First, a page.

“The Window at the Pool,” Ensign, August 2015, 17
Our vacation was ending. Over waffles that morning, we planned how to make the most of our time at the hotel before enduring the five-hour drive home. My husband decided to take our three young daughters for a final escapade in the pool. I would take advantage of a treadmill in the workout room.
The treadmill I chose faced a wall-sized window overlooking the swimming pool. Shortly I saw a family, my family, make their way to the pool. Towels, shoes, and T-shirts flew everywhere as the girls excitedly prepared to jump into the water. Normally I would be following behind them, gathering up clothes and shoes and, quite honestly, being a bit annoyed by it all. Instead, I saw this family from the outside looking in, as though the giant window before me was a movie screen. As my feet pounded a rhythm on the rotating belt beneath, I watched.
I saw how happy everyone was, laughing and playing together, and I thought about the times I had become discouraged by the petty arguments that inevitably arise in a family, by the uneasy feeling that, despite my best effort, I was failing to teach my children to love each other. But as I watched, I saw people who were happy together. I discovered that I wasn’t failing to teach them to love one another; I was just failing to notice that they could.
I watched one of the girls jumping from the pool’s edge over and over again into her daddy’s arms. I thought about all the big jumps she would make throughout her life and hoped she would trust Heavenly Father to catch her each time. I knew that with each jump she was learning to trust and that being part of our family was a safe way to learn that trust.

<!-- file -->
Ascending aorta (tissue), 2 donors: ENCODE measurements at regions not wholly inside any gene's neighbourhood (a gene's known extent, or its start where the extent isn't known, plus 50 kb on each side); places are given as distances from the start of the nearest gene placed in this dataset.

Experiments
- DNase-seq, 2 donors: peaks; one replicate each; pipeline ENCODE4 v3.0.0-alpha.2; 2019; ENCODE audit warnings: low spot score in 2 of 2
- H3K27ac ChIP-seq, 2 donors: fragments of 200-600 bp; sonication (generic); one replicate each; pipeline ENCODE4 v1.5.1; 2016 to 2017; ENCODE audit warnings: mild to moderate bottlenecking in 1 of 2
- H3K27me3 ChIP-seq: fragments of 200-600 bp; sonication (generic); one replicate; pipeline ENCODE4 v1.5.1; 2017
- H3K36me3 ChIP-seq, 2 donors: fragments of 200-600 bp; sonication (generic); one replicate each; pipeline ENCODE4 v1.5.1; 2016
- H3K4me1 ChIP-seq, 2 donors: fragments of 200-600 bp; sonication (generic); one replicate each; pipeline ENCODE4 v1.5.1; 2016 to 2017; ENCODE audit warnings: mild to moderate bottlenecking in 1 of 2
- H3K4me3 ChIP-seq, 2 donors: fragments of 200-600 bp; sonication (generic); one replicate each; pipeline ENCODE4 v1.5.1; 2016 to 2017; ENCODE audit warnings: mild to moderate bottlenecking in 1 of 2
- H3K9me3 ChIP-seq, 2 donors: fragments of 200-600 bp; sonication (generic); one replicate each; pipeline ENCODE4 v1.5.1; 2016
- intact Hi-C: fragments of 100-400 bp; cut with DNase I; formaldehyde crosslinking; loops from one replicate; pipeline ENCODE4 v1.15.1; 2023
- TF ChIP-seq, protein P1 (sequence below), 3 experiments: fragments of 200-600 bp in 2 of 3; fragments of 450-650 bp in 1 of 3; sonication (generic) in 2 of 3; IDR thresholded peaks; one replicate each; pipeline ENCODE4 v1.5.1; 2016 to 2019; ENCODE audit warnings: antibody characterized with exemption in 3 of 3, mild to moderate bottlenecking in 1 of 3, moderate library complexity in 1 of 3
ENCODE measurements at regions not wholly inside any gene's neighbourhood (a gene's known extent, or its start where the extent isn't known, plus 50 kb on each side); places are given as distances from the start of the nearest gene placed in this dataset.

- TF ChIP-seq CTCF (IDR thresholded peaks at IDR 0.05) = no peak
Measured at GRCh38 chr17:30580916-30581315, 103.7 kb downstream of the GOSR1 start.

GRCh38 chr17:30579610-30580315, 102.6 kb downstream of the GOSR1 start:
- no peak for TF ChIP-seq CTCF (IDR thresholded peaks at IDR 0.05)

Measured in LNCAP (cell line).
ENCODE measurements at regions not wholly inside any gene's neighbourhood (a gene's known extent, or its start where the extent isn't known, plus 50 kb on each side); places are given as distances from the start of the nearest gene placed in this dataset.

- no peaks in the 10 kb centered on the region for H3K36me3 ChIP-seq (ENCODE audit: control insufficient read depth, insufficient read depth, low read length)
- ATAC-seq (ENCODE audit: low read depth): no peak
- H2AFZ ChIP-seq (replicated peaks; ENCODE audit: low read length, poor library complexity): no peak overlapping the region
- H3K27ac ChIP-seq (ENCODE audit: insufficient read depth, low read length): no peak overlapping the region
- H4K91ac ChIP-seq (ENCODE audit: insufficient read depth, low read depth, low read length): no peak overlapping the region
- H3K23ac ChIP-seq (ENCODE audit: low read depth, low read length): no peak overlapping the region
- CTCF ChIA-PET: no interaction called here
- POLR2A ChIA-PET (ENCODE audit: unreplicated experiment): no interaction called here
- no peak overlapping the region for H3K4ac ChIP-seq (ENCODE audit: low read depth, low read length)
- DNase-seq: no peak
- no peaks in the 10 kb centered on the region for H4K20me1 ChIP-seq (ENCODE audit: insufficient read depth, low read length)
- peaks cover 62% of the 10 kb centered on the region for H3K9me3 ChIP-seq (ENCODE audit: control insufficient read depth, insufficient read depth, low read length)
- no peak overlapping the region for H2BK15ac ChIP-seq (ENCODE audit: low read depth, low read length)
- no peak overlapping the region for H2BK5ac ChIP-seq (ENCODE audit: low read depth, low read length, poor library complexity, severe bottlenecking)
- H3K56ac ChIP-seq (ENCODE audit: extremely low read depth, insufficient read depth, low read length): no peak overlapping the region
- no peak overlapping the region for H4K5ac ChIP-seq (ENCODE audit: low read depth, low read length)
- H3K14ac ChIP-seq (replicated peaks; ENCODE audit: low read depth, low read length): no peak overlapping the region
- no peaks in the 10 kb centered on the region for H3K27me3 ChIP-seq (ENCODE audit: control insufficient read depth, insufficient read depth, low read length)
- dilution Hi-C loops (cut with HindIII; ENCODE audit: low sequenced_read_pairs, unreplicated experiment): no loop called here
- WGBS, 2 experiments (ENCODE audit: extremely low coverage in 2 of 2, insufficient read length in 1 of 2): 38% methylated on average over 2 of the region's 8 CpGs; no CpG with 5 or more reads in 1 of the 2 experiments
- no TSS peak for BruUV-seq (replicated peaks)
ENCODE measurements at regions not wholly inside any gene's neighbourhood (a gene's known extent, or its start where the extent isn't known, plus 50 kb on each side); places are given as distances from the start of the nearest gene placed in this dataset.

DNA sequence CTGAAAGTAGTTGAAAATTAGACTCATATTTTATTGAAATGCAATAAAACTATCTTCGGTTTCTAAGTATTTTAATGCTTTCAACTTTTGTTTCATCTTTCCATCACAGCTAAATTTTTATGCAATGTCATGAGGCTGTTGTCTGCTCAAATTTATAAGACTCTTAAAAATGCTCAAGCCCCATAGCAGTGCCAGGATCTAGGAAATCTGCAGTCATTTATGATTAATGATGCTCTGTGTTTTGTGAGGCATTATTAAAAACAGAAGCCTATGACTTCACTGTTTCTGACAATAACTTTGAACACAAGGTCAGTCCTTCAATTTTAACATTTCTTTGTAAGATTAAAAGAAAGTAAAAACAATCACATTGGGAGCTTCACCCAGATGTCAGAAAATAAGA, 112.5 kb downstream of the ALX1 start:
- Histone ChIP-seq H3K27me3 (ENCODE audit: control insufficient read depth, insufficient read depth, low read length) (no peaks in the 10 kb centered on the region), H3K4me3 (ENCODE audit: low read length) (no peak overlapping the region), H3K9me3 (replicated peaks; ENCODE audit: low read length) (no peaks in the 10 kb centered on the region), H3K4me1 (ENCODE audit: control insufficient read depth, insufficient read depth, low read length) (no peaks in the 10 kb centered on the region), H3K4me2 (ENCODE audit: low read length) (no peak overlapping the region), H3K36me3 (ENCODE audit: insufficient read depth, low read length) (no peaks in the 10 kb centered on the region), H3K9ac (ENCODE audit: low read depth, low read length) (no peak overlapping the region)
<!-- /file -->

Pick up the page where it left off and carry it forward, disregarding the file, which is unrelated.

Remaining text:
Another daughter sought to perfect a swimming skill. I saw how her family’s encouragement kept her trying. There would be times in her life when she would need that same support in the face of more difficult challenges.
And then I watched as our third daughter was accidentally bumped into the pool. Upset and angry, she sputtered her way out of the water and into a chair. Immediately her family noticed she was missing. I watched each one lovingly encourage her to rejoin them. She eventually did, and I thought of her future, of all the times she would be hurt and feel like giving up. I hoped she would always find in the love of her family the strength to endure.
Suddenly, the realization hit me: our families can be a key to our ability to learn, understand, and live the gospel. Nephi noted that “by small means the Lord can bring about great things” (1 Nephi 16:29). And so it is with families. Yes, parents struggle. But every effort to teach and train and love, no matter how small, matters.
My little movie drew to a close. As I turned off the treadmill and watched my family gather their clothes, I felt renewed determination to keep going, to keep doing all the little things that I sometimes worry don’t make a difference.